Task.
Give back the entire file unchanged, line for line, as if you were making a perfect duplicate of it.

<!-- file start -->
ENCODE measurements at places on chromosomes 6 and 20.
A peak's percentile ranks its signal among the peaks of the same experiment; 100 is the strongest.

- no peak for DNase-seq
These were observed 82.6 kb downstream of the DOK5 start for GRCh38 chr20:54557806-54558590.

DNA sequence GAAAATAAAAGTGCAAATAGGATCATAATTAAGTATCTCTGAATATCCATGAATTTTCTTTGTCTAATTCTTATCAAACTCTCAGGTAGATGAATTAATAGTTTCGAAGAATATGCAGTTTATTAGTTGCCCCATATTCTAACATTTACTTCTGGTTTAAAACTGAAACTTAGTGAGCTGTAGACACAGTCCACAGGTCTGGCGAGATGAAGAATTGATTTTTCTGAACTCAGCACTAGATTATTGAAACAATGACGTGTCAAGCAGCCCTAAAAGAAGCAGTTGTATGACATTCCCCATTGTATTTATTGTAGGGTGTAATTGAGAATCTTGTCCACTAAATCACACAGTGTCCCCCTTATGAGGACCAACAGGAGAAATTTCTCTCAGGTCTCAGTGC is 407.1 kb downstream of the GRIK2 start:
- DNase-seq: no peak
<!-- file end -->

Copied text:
ENCODE measurements at places on chromosomes 6 and 20.
A peak's percentile ranks its signal among the peaks of the same experiment; 100 is the strongest.

- no peak for DNase-seq
These were observed 82.6 kb downstream of the DOK5 start for GRCh38 chr20:54557806-54558590.

DNA sequence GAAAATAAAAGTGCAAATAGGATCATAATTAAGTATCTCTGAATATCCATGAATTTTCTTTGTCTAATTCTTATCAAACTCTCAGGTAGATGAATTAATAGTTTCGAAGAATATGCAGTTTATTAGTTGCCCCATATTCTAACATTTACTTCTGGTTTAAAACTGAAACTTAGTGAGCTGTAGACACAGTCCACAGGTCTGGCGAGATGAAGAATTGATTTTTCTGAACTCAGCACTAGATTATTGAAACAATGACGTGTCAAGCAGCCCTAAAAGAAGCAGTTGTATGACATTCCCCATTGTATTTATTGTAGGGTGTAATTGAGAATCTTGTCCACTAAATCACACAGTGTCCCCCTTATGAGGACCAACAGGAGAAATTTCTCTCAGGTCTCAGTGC is 407.1 kb downstream of the GRIK2 start:
- DNase-seq: no peak